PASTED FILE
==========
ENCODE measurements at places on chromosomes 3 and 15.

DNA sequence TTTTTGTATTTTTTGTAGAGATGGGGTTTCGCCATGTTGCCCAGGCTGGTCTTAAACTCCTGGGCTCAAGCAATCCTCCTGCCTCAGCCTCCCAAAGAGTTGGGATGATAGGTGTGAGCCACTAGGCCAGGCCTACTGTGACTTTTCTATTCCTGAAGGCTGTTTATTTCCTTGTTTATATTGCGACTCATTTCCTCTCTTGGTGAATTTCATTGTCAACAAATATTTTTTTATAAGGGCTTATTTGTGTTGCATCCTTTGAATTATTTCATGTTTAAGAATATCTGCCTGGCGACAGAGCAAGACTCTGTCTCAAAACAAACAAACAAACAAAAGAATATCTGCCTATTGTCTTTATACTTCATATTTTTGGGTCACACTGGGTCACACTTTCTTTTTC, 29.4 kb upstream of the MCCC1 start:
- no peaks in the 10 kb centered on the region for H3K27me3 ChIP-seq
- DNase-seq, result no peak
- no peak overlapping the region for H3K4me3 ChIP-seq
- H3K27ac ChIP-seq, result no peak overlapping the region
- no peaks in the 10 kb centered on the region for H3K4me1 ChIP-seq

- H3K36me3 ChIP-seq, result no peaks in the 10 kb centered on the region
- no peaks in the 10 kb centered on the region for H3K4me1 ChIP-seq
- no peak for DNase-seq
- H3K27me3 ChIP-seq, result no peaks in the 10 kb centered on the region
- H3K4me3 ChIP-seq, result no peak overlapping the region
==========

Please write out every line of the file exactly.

ENCODE measurements at places on chromosomes 3 and 15.

DNA sequence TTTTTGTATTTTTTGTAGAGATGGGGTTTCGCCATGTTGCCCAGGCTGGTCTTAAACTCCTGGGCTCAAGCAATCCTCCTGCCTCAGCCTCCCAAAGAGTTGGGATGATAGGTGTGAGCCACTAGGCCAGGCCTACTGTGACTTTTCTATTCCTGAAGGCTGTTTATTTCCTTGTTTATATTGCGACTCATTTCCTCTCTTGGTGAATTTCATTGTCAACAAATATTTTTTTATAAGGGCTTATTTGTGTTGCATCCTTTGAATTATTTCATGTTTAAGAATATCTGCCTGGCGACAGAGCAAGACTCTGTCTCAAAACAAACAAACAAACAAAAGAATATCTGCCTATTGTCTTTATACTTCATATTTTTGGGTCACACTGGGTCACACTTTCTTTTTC, 29.4 kb upstream of the MCCC1 start:
- no peaks in the 10 kb centered on the region for H3K27me3 ChIP-seq
- DNase-seq, result no peak
- no peak overlapping the region for H3K4me3 ChIP-seq
- H3K27ac ChIP-seq, result no peak overlapping the region
- no peaks in the 10 kb centered on the region for H3K4me1 ChIP-seq

- H3K36me3 ChIP-seq, result no peaks in the 10 kb centered on the region
- no peaks in the 10 kb centered on the region for H3K4me1 ChIP-seq
- no peak for DNase-seq
- H3K27me3 ChIP-seq, result no peaks in the 10 kb centered on the region
- H3K4me3 ChIP-seq, result no peak overlapping the region